of 10 when people do that, they lock in losses and sell into a down market and they miss the upswing later when the market recovers,” she says.
Still, if the risk level is so great that it causes personal uneasiness, it is OK to reevaluate your 401(k)’s asset allocation. “You don’t want to be in a situation where you can’t sleep at night,” Henson says. “At a certain point and time, people cannot stomach anymore losses. If it starts getting to that point, ratchet out exposure to the market.” For those who are five years pre-retirement, instead of completely liquidating assets, Cox recommends possibly investing more in bonds and cash.
“The problem I have is when people pull their money out and have nothing to do with it because inflation erodes the dollars purchasing value,” Cox says.
TIPS FOR SAVING, PROTECTING YOUR FUTURE
By Janell P. Hazelwood
With an economic outlook that gets gloomier by the day for the average consumer, there are still ways to safeguard your money and ultimately gain better financial habits for the future. Lynnette Khalfani-Cox, CEO and founder of The Money Coach L.L.C., a financial education and consumer advocacy company, offers tips to help you safeguard your finances and shore up savings:
Don’t panic. Diversify. The recent fallout of the $700 billion bailout negotiations heightened fears of frenzied investors, whose first instinct was to quickly sell, and led to a historic plunge of the Dow Jones Industrial Average to 777.68 points. However, Khalfani-Cox warns that investors should “err on side of caution.” Be sure you have the proper asset allocation strategy in place, she says. Diversification is key, in terms of the types of accounts, such as stocks, bonds, and cash accounts; location, such as including both national and international investments; and market capitalization, such as investing in small cap, large cap and midsize companies.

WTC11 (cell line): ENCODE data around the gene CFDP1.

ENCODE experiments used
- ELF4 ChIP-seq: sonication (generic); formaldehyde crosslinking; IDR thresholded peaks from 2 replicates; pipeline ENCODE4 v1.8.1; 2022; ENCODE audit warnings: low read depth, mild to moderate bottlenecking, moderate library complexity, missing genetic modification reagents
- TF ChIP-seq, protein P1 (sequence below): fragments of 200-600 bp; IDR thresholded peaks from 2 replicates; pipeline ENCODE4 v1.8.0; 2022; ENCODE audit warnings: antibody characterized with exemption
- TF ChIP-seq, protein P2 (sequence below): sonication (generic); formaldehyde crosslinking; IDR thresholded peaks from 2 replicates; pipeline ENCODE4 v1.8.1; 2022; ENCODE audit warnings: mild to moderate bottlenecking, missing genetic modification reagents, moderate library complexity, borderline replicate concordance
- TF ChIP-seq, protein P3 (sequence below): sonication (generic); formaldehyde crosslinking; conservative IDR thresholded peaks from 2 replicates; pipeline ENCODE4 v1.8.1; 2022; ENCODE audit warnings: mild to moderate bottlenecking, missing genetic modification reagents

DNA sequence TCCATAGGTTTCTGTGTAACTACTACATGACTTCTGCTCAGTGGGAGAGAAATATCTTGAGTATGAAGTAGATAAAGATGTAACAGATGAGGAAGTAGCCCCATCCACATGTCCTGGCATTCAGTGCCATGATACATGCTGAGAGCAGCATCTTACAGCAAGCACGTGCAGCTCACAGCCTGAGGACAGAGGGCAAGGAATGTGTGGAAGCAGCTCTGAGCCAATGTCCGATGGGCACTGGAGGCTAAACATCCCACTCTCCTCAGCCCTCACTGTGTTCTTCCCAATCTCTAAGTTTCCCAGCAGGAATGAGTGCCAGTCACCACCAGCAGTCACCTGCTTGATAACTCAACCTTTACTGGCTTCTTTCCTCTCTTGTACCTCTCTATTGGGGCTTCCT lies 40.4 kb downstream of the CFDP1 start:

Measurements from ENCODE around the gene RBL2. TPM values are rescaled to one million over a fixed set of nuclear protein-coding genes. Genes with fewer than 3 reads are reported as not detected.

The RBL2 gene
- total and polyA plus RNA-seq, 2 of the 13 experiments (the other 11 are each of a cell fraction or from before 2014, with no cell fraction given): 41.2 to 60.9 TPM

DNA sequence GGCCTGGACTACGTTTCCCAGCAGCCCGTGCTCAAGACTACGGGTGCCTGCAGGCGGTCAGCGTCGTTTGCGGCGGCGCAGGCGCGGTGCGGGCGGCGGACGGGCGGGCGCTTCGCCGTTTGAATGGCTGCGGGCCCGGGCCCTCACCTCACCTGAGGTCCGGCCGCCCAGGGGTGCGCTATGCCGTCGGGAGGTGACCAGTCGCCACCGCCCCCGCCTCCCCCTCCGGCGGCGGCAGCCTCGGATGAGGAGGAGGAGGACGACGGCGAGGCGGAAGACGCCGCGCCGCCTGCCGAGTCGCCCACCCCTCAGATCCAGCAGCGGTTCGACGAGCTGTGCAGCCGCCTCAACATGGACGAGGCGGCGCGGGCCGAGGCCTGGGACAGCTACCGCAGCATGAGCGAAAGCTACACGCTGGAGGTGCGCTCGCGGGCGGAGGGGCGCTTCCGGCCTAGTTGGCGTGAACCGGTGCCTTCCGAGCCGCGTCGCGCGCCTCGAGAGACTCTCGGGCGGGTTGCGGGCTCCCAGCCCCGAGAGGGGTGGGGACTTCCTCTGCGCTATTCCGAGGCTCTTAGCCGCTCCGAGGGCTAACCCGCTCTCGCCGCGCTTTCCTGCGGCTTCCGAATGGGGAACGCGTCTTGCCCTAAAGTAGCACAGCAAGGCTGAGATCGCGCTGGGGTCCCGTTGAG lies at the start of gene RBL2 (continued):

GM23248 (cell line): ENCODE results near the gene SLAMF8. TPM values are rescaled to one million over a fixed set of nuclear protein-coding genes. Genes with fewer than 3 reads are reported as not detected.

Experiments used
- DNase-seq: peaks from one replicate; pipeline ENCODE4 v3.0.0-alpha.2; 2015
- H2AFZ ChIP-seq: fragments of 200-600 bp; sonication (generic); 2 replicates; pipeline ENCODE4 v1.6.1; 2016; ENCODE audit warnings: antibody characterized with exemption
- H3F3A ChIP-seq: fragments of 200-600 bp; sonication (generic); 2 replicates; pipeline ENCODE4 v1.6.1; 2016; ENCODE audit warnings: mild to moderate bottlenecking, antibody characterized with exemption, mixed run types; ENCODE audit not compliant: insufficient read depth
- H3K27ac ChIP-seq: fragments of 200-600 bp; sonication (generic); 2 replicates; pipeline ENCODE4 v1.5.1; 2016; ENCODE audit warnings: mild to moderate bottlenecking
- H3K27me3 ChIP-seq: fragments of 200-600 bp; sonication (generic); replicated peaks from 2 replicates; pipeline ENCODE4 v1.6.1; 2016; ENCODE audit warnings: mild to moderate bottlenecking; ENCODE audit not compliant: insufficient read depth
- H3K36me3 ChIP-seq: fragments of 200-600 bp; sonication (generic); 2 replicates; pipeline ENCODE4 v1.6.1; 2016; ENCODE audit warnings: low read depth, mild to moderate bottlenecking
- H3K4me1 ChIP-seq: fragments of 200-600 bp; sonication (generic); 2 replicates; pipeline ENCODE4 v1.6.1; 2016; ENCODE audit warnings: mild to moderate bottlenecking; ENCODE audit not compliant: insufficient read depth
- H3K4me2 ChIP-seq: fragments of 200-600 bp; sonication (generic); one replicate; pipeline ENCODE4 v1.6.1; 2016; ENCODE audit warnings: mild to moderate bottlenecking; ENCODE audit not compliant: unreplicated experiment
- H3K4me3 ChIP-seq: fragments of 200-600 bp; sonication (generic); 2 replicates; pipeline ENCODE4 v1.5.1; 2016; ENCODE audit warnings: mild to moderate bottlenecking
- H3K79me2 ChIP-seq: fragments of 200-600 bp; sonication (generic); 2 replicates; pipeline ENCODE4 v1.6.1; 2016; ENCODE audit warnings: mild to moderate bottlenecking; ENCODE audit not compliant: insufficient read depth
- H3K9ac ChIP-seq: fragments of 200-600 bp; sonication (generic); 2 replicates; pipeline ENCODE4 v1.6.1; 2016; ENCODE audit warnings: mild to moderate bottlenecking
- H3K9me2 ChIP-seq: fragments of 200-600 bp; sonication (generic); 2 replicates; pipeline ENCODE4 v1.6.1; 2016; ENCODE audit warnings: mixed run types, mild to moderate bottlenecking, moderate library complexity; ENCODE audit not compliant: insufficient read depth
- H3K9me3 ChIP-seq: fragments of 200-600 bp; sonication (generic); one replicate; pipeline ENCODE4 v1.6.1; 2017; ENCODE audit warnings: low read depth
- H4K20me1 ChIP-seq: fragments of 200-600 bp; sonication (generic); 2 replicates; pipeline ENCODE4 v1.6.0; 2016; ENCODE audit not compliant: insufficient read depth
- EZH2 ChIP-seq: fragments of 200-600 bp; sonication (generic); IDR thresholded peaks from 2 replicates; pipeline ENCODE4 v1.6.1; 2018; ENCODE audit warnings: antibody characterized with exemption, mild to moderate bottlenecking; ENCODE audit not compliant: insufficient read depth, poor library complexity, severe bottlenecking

If you’re young, just get in the game. With advantages such as the employer matches and tax breaks, investing in a 401k is a good idea for saving for the future. “And you’ll have the full advantage of time and compounded interest,” she adds. Contribute what you can, even if it’s a small amount per paycheck or per month.
Seek guidance. Khalfani-Cox recommends resources such as the Financial Planning Association to find financial planners in your area.
Credit Card Debt
Avoid extra temptation. You can discontinue receiving credit card offers by calling 888-5OPT-OUT, toll free.
Be a pristine account holder and negotiator. Avoid missed payments, even on utility or cell phone bills. If you have a good history with companies, get on the phone and start negotiating. You can get interest rates adjusted or request that fees be waived. “Let them know that you are a valued customer. Many consumers who ask for lower interest rate, get it on the spot,” she says. Also, set up automatic payments and alerts for bill notification when due dates are near.
If in deep debt, determine the root of your problem, and seek help. Communicate with creditors and try to make arrangements.